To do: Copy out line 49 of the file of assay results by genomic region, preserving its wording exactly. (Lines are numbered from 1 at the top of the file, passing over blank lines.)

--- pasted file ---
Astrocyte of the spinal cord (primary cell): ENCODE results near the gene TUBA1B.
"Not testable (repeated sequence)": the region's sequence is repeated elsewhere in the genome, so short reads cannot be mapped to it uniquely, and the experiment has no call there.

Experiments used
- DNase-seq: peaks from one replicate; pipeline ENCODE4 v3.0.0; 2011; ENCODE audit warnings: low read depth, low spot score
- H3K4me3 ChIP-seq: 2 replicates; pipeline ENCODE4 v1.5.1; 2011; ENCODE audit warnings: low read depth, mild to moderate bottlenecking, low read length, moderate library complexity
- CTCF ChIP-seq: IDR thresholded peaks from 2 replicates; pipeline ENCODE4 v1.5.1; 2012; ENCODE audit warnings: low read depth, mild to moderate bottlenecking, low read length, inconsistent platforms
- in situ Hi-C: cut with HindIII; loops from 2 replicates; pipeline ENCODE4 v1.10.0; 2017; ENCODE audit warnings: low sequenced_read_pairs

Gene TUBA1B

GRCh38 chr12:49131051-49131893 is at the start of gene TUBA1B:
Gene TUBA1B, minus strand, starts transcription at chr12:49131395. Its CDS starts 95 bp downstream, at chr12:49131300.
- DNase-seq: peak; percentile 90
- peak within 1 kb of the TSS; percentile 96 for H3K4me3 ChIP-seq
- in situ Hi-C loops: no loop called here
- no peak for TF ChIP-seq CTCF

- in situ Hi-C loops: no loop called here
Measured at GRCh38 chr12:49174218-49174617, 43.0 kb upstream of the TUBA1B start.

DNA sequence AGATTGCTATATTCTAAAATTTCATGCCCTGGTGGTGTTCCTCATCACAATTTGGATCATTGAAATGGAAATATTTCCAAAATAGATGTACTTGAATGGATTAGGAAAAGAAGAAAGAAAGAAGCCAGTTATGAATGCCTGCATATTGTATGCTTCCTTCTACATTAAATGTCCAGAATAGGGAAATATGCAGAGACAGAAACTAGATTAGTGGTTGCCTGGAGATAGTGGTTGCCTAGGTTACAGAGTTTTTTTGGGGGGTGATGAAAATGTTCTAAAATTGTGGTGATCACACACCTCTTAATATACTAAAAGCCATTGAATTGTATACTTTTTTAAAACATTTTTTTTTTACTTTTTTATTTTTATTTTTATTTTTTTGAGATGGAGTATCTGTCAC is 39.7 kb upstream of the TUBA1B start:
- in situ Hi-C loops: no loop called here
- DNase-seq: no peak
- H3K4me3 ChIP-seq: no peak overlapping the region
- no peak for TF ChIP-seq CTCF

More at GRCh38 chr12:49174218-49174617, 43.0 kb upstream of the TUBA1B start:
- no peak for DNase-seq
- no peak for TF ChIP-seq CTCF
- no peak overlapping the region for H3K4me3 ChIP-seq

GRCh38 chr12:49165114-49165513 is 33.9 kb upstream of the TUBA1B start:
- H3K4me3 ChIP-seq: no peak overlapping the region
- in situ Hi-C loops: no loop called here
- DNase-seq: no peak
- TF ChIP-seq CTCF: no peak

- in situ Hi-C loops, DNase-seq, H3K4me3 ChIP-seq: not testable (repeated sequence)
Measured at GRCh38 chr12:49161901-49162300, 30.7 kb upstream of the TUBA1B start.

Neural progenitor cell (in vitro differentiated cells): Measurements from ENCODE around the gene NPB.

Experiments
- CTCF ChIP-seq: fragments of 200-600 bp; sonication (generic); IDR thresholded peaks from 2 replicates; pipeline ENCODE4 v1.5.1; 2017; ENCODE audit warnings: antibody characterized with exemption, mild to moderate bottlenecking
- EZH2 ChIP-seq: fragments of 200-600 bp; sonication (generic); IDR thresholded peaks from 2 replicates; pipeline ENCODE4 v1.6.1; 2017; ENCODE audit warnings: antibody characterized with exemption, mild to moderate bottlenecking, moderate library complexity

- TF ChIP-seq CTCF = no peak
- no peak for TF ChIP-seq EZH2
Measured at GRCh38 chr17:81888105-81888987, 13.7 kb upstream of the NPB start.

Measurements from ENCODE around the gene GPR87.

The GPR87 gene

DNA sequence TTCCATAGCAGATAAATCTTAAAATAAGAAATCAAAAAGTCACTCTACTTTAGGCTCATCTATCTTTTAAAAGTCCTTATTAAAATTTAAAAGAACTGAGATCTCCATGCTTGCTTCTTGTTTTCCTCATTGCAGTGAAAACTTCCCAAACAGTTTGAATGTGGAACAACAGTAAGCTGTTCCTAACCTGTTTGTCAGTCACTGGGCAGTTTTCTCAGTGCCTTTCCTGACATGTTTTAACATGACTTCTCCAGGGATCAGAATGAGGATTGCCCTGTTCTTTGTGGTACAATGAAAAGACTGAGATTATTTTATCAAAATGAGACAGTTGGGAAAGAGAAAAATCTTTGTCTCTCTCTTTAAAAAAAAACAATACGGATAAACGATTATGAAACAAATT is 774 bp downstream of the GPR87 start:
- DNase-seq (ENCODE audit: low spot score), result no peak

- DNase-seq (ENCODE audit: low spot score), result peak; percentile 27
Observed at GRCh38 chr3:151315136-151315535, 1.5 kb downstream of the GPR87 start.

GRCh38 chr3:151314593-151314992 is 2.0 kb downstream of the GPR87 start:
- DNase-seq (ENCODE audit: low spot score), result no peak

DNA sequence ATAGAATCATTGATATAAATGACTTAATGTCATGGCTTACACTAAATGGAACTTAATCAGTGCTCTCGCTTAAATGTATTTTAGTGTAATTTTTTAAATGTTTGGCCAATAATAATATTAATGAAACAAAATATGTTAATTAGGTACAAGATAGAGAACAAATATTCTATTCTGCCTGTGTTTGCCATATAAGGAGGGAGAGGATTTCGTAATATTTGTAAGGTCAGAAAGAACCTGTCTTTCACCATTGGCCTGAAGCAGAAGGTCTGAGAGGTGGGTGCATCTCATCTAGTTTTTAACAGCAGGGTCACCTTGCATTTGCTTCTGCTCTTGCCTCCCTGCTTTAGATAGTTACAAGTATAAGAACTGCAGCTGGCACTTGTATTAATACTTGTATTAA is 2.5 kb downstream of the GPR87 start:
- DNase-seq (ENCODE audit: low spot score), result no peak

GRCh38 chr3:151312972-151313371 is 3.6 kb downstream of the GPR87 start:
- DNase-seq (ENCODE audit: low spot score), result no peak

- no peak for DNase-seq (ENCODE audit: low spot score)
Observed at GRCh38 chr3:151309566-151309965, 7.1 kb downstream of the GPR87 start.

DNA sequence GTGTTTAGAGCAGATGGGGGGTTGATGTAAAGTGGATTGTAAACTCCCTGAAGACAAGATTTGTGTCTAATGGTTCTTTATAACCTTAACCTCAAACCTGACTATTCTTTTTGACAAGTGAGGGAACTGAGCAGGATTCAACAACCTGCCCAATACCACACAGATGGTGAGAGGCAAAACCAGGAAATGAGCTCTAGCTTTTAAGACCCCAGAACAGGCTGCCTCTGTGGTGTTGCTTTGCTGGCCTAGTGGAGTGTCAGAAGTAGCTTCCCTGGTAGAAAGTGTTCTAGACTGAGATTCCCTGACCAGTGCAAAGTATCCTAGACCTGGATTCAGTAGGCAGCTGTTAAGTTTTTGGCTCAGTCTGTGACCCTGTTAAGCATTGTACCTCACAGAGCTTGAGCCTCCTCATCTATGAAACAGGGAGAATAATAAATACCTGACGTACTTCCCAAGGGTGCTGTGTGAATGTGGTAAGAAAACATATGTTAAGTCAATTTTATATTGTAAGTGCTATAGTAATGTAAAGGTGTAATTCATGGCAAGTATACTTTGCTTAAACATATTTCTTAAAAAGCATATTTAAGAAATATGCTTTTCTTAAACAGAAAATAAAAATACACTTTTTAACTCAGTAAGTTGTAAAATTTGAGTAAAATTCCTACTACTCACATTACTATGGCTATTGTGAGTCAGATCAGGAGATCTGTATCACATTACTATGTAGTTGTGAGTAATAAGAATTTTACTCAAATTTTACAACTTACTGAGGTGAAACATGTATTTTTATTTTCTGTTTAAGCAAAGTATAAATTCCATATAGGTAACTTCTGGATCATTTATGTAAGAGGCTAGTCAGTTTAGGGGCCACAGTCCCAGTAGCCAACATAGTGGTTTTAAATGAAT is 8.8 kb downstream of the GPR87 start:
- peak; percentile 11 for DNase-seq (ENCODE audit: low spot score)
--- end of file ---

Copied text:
- DNase-seq (ENCODE audit: low spot score), result no peak